Cobbler’s Shop

Edwin Jones the cobbler, son of Benja Jones, lived at Penlan (by now 2 houses Penlan and Penygroes).  He kept a shop by where Anwylfa is today. He sold a wide variety of shoes, but he was famous for his ‘Benja Jones shoes’ (nailed working boots)

Mr W. Roberts, Rhosyn Mynydd worked there as a cobbler. After she left school,  Beryl Jones worked there.

Hugh Jones, Sarn’s Workshop (opposite Riverside, where Coedlys is today)

There was a carpenter’s workshop here. Hugh Jones was known for keeping stallions and competing in shows


On this site there used to be a brewery. Evidence of this was found when tenants who lived there later on found barley and other related objects there when they were renovating the building.

Public Houses

Where Libanus Schoolroom is today, there used to be an Inn.  Also there was the Crown and a public house at Gwalia.

Cefn Glas Shop

Isaac Jones lived at Cefn Glas, before he moved Glan Dŵr.  He used to go round the area running a scheme for people to save money for when they needed hospital treatment (before the days of the N.H.S.)

Hugh Williams kept the Cefn Glas (family at Penllain)

Cefn Glas was a shop selling a miscellany of things. Owen John Owen (Mrs Maureen Jones’ grandfather) used to teach a Children’s Choir in a room there, and Mrs Gillham played the piano for them. Twice a week, a doctor’s surgery was held there.

Stores Shop (by now Bryn Llwyd)

Captain Evans kept a shop there, in a zinc hut. Then William Jones (the late Mrs Megan Roberts’ father) ran it, before he moved the business to the Crown. He is seen in the photograph with Lady Megan Lloyd George at the time of unveiling the memorial to the servicemen who lost their lives during the Second World War.

Crown Shop (see above)

Following her father, Mrs Megan Roberts was the shopkeeper, before moving to the Post Office.  Annwen Jones, nee Owen ran the shop for a period following that.Siop Blackshaw ( ger gweithdy J. Parry and Hughes)

Byddai Emlyn Blackshaw yn pobi bara yn y siop.  Byddai plant y pentref yn galw yno ar eu ffordd adref o’r ysgol.

Isfryn Shop

This shop has been trading for various periods until recently.

Willie Hugh’s Garage

Where the Glanrafon Estate is now, there were two fields. One was owned by the church and the other belonged to Tal y Bont.  On the field belonging to the church (opposite J. Parry a Hughes) Willie Hugh ran his garage.  He had a bus and a taxi. People from the village travelled on the bus to Bangor to sell their produce (eggs and butter), and others went by taxi to visit patients at the C. & A. Hospital in Bangor. He built a bungalow to live in, next to the garage, named Trigfa (which by now has been pulled down).

J. Parry and Hughes, Builders.

The Yard is situated in the village on Mountain Road, and numerous references are made to the business in other parts of the project

Mynydd Mechell

‘Rogof Shop – Mr and Mrs Hugh Roberts kept a shop here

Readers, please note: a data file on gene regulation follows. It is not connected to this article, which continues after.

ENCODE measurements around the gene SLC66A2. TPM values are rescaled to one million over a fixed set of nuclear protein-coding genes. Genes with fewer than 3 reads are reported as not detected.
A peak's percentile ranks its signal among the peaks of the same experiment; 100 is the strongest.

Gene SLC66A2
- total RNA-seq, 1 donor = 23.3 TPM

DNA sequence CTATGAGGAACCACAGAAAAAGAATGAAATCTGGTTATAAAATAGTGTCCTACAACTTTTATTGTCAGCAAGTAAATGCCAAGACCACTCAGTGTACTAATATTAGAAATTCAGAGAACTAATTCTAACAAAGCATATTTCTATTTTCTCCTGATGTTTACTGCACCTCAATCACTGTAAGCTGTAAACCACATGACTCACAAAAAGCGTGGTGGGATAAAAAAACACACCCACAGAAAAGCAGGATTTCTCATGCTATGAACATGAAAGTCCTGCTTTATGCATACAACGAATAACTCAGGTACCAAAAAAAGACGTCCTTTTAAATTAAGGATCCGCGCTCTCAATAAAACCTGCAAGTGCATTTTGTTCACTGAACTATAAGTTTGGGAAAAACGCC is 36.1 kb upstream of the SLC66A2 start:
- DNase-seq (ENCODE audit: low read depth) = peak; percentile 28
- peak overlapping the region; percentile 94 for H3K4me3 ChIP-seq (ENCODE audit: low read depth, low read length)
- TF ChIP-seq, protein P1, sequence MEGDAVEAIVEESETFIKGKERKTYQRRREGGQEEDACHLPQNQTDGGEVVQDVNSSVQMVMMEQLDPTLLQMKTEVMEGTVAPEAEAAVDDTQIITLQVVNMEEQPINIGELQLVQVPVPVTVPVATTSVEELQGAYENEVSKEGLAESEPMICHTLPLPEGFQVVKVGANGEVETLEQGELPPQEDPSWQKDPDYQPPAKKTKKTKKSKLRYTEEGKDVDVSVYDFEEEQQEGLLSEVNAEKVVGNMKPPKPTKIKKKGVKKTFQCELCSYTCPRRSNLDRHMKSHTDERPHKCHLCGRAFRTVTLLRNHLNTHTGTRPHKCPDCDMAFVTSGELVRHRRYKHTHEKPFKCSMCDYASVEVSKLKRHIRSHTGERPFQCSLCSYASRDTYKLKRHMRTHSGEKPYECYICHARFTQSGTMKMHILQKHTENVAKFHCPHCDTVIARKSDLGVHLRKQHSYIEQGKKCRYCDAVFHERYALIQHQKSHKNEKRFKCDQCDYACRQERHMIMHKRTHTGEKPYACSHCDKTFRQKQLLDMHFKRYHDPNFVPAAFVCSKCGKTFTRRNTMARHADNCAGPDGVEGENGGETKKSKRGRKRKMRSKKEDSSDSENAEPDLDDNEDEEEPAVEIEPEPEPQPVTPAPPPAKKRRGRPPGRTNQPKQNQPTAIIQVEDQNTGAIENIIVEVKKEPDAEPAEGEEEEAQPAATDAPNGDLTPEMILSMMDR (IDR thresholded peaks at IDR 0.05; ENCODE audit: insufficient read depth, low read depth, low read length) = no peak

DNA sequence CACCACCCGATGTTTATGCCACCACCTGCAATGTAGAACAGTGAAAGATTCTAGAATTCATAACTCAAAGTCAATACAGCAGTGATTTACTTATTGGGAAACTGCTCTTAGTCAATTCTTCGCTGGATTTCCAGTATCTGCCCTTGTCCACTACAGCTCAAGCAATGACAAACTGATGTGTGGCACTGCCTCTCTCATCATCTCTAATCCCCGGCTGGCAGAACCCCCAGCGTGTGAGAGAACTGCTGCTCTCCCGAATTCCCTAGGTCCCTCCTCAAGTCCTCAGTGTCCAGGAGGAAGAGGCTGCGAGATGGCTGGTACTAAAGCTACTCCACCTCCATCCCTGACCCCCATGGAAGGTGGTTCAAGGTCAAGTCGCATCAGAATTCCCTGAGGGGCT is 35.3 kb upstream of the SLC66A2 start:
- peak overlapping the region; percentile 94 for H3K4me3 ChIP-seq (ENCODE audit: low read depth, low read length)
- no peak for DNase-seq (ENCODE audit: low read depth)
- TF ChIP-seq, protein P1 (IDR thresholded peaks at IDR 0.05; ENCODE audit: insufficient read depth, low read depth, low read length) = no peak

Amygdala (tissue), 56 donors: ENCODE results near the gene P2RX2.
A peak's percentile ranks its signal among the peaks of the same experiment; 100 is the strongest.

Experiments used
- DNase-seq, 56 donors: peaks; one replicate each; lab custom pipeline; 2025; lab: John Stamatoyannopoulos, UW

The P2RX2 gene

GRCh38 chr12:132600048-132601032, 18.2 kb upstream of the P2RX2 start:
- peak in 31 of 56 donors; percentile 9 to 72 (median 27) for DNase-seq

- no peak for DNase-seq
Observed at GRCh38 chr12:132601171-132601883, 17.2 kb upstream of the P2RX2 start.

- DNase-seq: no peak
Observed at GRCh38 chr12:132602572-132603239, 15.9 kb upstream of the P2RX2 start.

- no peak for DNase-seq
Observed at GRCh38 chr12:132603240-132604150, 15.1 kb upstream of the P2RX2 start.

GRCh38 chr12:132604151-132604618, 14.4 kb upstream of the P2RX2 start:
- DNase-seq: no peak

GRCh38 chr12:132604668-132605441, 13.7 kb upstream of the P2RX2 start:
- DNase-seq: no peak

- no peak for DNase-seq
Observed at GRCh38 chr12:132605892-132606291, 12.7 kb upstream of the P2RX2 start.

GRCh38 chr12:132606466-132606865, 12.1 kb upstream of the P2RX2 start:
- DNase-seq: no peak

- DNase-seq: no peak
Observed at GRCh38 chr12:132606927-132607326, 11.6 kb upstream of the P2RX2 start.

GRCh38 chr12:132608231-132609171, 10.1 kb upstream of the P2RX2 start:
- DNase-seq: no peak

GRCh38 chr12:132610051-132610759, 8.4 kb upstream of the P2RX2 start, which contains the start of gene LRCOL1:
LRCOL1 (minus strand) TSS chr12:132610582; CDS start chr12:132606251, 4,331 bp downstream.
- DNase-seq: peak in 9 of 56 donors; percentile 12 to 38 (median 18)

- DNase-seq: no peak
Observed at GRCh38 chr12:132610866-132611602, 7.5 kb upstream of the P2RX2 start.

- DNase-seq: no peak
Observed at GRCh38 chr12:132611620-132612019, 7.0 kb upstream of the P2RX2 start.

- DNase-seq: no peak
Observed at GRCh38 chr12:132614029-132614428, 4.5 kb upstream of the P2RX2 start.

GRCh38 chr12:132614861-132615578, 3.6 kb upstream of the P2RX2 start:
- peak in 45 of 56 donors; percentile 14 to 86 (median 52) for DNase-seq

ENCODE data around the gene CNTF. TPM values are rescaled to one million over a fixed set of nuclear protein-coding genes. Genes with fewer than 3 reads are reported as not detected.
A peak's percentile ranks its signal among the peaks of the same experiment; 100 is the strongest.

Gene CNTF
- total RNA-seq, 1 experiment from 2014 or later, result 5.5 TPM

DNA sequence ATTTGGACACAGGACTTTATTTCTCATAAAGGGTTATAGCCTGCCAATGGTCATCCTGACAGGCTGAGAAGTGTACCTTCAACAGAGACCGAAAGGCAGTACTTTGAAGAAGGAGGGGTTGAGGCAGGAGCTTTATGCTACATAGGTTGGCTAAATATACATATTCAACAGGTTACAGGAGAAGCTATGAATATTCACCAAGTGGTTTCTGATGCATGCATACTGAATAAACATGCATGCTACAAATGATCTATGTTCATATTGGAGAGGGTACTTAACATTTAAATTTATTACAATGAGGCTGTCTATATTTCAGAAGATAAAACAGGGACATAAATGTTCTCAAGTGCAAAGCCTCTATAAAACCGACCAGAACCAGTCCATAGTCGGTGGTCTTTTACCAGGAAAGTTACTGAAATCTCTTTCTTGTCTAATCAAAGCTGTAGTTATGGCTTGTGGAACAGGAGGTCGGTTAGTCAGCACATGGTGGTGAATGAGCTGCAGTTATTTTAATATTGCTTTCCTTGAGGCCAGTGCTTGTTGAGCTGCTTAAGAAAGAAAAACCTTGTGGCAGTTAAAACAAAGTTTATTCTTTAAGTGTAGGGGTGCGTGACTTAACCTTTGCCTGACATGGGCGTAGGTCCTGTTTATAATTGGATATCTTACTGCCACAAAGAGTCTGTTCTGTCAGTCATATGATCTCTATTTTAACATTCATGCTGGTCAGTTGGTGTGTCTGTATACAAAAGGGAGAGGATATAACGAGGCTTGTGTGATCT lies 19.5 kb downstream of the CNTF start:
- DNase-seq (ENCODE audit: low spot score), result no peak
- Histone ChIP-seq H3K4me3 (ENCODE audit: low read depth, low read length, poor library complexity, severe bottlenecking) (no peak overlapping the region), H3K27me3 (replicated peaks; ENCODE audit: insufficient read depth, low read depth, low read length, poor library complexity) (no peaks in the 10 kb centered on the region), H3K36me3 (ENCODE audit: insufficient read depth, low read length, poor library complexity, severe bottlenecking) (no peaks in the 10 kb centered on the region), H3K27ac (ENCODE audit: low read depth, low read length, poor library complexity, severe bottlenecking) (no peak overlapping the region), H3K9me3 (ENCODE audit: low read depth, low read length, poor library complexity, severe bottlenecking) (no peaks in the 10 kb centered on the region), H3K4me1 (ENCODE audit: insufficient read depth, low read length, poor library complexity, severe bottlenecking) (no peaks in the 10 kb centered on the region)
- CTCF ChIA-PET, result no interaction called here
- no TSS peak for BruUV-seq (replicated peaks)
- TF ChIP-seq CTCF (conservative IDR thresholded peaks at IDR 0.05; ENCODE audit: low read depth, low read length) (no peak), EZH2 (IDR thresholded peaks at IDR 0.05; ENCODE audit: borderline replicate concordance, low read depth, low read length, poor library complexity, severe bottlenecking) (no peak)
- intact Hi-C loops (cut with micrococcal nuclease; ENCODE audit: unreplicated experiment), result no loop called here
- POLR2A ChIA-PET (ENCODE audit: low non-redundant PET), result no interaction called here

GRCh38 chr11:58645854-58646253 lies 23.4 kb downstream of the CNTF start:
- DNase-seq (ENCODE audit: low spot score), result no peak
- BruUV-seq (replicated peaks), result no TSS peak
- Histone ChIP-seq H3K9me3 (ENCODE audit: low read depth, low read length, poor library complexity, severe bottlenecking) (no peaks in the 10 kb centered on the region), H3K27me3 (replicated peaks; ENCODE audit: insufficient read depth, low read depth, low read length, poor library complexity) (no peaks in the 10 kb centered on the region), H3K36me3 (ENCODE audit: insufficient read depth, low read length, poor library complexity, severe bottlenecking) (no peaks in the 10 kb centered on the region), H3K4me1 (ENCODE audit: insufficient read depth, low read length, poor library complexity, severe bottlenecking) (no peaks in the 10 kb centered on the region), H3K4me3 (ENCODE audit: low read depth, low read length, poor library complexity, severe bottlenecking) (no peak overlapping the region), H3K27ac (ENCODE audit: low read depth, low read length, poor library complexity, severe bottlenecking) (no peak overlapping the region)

Shop and Post Office Penllyn  ( Audrey Mechell, widow of the late Mr R. Williams, member of the Penllyn family, now lives in a new house called Glanllyn next to the old shop.

Wern Smithy – Owen and Hugh Edwards

Cobbler’s shop

‘Open All Hours’ at Glasfryn

Glyn Bwch – Mr and Mrs Robert Jones sold bread off a round table in the middle of the room. There was always a Bible on the table.

Glan Gors – Mr Llew Jones had a business selling eggs and rabbits.  He was later a coal merchant.


‘Y Cwt Du’

The Cwt Du (black hut) was an important meeting place in the village at one time!  It was there that villagers got together to play darts, and a number of young couples went there when courting, so they say.  It was a zinc hut on the way out of the village towards Carreglefn.                          

Mr Hugh Parry cycled to Rhosgoch station to collect the Post that had come from Bangor.  On his return to the hut, he would sort the letters and deliver them around the village. He would go as far as Penygroes, and collect post on his way back.  Then he would journey on back to the station to catch the 5 o’clock train that would take it on to Bangor.

In time, the Red Van came with the letters and parcels to the Post Office from. Miss Mair Williams, Plas then sorted them and walked round the village to deliver them. (If she was lucky, she could borrow a bicycle sometimes!)  


Lôn Newydd (where Maes y Plas is today)

The children would play on the stile there, opposite the houses on Mountain Road. Margiad Williams (grandmother of Mrs Glenys Humphreys) lived at Ty’n Ffynnon, and the children would ask her ‘Can we see the fox, please?’  She would then show them the stuffed fox she had in the house.

A map of the centre of the village at the beginning of the twentieth century(Anglesey Archives)


‘Church Rooms’

Dances would be held there at one time, arranged by the church. Mr Jenkins was the rector at the then.  Mr Owen John Owen had got a band together to provide music for the dancing.

In the building there were two snooker tables and one billiard table.

In 1930, the Right Honourable Violet Vivien, Cestyll opened the Bazaar held to raise funds for the church.  Outside the building there was a tub full of sawdust, and the children paid a penny to find a prize amongst the sawdust. The prizes would be My Lady’s Toffees wrapped up in paper, whistle or a handkerchief.


Business in the area today

In a rural area, agriculture has always been an important industry.

References are made in the diaries of William Bulkeley and in other documents to the many craftsmen that used to work here.  

At present, here are the few businesses left in the village

Cefn Glas Public House


J. Parry a Hughes, Builders

Riverside Caravan Park

Coed caravan site and holiday cottages

Back to top of page

(click on maps to see larger versions)

The Shop

The Garage

There were two water pumps in the village. One was by Pont y Plas and the other at Talybont.  The one at Talybont was used for drinking water.  Water from the one at Pont y Plas was used for washing and other chores, because it was believed that a vein of water flowed to it from the cemetery.